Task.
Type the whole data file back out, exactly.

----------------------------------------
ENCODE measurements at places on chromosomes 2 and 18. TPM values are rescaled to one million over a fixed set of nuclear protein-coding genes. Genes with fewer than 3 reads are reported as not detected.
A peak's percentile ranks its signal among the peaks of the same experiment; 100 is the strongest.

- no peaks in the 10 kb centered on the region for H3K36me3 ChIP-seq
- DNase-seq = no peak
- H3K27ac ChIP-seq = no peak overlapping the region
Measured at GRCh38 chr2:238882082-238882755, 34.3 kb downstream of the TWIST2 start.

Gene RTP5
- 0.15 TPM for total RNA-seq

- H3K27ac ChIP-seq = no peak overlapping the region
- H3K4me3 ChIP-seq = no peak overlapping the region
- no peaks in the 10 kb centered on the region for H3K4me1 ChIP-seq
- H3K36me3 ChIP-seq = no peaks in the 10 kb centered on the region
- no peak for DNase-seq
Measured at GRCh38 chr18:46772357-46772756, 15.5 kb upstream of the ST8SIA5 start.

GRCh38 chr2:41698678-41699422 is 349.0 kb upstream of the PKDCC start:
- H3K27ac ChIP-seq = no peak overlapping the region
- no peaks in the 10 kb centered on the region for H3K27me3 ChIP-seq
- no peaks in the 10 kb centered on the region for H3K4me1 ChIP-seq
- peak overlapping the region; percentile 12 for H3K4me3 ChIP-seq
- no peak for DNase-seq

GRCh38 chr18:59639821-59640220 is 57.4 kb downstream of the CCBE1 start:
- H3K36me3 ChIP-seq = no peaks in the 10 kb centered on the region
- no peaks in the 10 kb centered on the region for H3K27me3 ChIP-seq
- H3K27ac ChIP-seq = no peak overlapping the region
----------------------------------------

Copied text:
ENCODE measurements at places on chromosomes 2 and 18. TPM values are rescaled to one million over a fixed set of nuclear protein-coding genes. Genes with fewer than 3 reads are reported as not detected.
A peak's percentile ranks its signal among the peaks of the same experiment; 100 is the strongest.

- no peaks in the 10 kb centered on the region for H3K36me3 ChIP-seq
- DNase-seq = no peak
- H3K27ac ChIP-seq = no peak overlapping the region
Measured at GRCh38 chr2:238882082-238882755, 34.3 kb downstream of the TWIST2 start.

Gene RTP5
- 0.15 TPM for total RNA-seq

- H3K27ac ChIP-seq = no peak overlapping the region
- H3K4me3 ChIP-seq = no peak overlapping the region
- no peaks in the 10 kb centered on the region for H3K4me1 ChIP-seq
- H3K36me3 ChIP-seq = no peaks in the 10 kb centered on the region
- no peak for DNase-seq
Measured at GRCh38 chr18:46772357-46772756, 15.5 kb upstream of the ST8SIA5 start.

GRCh38 chr2:41698678-41699422 is 349.0 kb upstream of the PKDCC start:
- H3K27ac ChIP-seq = no peak overlapping the region
- no peaks in the 10 kb centered on the region for H3K27me3 ChIP-seq
- no peaks in the 10 kb centered on the region for H3K4me1 ChIP-seq
- peak overlapping the region; percentile 12 for H3K4me3 ChIP-seq
- no peak for DNase-seq

GRCh38 chr18:59639821-59640220 is 57.4 kb downstream of the CCBE1 start:
- H3K36me3 ChIP-seq = no peaks in the 10 kb centered on the region
- no peaks in the 10 kb centered on the region for H3K27me3 ChIP-seq
- H3K27ac ChIP-seq = no peak overlapping the region